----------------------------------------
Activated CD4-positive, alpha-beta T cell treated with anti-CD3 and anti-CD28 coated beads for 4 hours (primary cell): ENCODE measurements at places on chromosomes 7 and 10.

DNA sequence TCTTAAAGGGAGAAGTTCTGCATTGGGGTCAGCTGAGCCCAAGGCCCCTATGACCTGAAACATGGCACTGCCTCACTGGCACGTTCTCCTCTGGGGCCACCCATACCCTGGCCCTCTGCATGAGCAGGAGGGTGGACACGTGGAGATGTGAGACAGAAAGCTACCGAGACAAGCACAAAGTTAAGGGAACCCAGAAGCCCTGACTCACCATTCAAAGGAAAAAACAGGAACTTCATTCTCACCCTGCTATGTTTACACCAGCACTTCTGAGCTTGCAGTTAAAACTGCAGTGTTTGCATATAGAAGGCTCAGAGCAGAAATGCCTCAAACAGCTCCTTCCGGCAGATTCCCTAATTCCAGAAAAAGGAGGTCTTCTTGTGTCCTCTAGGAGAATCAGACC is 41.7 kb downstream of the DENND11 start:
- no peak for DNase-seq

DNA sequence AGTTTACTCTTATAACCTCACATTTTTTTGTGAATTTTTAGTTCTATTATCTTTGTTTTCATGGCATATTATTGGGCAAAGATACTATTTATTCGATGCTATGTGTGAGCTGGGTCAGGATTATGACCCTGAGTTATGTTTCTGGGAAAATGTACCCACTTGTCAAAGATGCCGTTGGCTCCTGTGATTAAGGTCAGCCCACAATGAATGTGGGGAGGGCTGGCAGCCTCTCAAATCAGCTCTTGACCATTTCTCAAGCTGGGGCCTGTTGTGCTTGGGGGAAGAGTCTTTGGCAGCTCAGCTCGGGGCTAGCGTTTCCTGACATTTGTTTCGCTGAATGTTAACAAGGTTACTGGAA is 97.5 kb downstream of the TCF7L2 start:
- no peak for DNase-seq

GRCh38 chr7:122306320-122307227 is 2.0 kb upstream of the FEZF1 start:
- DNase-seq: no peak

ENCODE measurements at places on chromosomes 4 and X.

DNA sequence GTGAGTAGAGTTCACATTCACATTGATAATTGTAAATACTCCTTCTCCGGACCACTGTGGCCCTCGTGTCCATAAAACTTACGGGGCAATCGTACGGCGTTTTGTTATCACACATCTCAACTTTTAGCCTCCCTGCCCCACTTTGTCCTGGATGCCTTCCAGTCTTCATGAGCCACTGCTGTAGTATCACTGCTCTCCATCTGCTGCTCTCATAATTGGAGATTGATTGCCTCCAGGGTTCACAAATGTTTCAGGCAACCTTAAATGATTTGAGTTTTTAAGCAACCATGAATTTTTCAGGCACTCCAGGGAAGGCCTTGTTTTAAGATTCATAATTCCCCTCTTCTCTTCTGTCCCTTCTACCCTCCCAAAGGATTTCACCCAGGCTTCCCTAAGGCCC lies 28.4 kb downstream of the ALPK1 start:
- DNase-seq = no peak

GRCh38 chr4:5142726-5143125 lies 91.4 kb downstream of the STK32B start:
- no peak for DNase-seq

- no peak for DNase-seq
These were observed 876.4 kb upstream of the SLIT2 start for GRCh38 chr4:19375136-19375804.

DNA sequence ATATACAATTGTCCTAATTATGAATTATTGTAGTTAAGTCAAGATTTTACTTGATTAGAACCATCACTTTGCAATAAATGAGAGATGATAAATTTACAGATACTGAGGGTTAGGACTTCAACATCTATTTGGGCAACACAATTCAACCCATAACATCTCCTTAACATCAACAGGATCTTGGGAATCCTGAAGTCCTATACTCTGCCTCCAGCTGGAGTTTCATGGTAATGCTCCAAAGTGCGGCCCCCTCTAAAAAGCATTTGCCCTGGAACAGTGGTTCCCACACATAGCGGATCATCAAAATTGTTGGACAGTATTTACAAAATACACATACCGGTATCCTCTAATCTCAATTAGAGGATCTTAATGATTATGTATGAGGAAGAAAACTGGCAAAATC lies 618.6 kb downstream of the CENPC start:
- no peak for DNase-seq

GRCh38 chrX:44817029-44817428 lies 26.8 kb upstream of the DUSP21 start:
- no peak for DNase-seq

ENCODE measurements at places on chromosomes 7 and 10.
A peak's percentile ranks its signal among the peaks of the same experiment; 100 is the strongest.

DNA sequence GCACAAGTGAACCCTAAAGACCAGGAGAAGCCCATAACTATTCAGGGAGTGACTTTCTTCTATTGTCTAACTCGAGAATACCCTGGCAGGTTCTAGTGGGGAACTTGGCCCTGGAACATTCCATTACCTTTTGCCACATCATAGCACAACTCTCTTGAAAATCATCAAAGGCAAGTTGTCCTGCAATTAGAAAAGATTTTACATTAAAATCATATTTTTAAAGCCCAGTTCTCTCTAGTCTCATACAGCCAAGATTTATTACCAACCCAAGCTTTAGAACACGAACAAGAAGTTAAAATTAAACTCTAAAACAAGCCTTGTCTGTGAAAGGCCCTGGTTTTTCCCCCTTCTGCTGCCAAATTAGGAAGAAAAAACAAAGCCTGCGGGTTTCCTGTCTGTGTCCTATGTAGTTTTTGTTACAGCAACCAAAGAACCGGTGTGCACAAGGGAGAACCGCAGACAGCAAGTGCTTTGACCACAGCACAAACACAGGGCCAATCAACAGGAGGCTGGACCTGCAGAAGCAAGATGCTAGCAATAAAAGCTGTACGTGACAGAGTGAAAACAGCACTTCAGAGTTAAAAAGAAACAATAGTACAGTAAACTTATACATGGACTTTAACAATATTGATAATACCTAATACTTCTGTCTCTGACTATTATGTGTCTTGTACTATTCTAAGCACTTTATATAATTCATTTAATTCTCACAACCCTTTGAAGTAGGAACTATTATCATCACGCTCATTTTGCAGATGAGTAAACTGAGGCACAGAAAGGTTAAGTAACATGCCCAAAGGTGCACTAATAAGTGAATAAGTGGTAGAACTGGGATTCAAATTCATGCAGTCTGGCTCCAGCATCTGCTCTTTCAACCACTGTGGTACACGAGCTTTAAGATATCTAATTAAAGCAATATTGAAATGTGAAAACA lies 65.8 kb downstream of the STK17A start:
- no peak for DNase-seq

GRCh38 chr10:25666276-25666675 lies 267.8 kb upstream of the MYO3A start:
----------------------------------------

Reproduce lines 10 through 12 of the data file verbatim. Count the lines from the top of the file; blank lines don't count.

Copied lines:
- DNase-seq = no peak

GRCh38 chr4:5142726-5143125 lies 91.4 kb downstream of the STK32B start:
- no peak for DNase-seq